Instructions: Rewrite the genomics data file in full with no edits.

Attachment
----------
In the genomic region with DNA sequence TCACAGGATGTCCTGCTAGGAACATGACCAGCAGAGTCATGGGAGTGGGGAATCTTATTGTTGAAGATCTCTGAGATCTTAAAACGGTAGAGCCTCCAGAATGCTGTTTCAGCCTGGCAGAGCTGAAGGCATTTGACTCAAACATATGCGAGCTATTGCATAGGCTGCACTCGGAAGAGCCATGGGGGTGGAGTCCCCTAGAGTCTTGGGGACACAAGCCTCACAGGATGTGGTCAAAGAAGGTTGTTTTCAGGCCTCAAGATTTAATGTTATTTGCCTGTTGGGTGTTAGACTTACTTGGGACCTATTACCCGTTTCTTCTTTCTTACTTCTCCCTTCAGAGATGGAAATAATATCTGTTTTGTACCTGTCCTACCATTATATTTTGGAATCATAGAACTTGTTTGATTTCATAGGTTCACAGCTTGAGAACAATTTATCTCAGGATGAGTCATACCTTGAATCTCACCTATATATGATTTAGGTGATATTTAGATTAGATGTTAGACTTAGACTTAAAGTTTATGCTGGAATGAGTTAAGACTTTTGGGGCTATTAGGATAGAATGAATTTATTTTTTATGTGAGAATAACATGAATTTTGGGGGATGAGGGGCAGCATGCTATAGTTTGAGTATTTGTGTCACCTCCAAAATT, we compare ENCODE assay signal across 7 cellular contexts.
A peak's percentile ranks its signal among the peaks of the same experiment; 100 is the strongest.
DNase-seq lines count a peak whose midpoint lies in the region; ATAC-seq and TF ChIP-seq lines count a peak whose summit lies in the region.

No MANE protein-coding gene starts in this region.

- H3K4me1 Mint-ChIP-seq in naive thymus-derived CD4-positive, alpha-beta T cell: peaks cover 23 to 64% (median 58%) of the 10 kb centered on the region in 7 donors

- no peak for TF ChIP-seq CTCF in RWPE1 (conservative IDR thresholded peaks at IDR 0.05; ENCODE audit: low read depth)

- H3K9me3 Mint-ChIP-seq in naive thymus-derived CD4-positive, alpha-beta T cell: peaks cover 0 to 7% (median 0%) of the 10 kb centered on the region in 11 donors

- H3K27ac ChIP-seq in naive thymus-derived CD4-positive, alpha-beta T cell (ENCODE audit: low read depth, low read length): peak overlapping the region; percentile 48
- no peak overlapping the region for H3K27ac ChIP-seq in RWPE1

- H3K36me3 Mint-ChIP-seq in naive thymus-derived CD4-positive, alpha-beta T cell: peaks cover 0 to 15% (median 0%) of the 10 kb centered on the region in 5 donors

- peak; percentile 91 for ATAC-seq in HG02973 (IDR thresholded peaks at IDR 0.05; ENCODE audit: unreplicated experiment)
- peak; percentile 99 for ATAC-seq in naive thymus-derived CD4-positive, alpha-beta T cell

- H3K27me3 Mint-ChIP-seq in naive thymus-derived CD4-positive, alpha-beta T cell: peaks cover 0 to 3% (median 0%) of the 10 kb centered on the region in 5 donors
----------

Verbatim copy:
In the genomic region with DNA sequence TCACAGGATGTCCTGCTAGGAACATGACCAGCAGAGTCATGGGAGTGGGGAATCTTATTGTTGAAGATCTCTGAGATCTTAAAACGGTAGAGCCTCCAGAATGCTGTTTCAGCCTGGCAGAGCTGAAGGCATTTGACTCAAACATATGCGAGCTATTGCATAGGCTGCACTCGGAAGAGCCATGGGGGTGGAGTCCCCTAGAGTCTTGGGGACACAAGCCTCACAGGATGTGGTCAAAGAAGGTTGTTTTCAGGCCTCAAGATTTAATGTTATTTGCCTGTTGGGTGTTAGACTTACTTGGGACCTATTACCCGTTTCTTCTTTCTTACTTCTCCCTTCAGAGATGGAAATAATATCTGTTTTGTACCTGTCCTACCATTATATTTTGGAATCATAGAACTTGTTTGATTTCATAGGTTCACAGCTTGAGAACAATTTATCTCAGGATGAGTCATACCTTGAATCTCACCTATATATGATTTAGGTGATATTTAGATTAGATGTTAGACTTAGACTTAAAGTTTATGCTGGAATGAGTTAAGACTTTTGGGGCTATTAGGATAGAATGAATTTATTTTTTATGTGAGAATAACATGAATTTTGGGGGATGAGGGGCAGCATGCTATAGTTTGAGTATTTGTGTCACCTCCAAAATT, we compare ENCODE assay signal across 7 cellular contexts.
A peak's percentile ranks its signal among the peaks of the same experiment; 100 is the strongest.
DNase-seq lines count a peak whose midpoint lies in the region; ATAC-seq and TF ChIP-seq lines count a peak whose summit lies in the region.

No MANE protein-coding gene starts in this region.

- H3K4me1 Mint-ChIP-seq in naive thymus-derived CD4-positive, alpha-beta T cell: peaks cover 23 to 64% (median 58%) of the 10 kb centered on the region in 7 donors

- no peak for TF ChIP-seq CTCF in RWPE1 (conservative IDR thresholded peaks at IDR 0.05; ENCODE audit: low read depth)

- H3K9me3 Mint-ChIP-seq in naive thymus-derived CD4-positive, alpha-beta T cell: peaks cover 0 to 7% (median 0%) of the 10 kb centered on the region in 11 donors

- H3K27ac ChIP-seq in naive thymus-derived CD4-positive, alpha-beta T cell (ENCODE audit: low read depth, low read length): peak overlapping the region; percentile 48
- no peak overlapping the region for H3K27ac ChIP-seq in RWPE1

- H3K36me3 Mint-ChIP-seq in naive thymus-derived CD4-positive, alpha-beta T cell: peaks cover 0 to 15% (median 0%) of the 10 kb centered on the region in 5 donors

- peak; percentile 91 for ATAC-seq in HG02973 (IDR thresholded peaks at IDR 0.05; ENCODE audit: unreplicated experiment)
- peak; percentile 99 for ATAC-seq in naive thymus-derived CD4-positive, alpha-beta T cell

- H3K27me3 Mint-ChIP-seq in naive thymus-derived CD4-positive, alpha-beta T cell: peaks cover 0 to 3% (median 0%) of the 10 kb centered on the region in 5 donors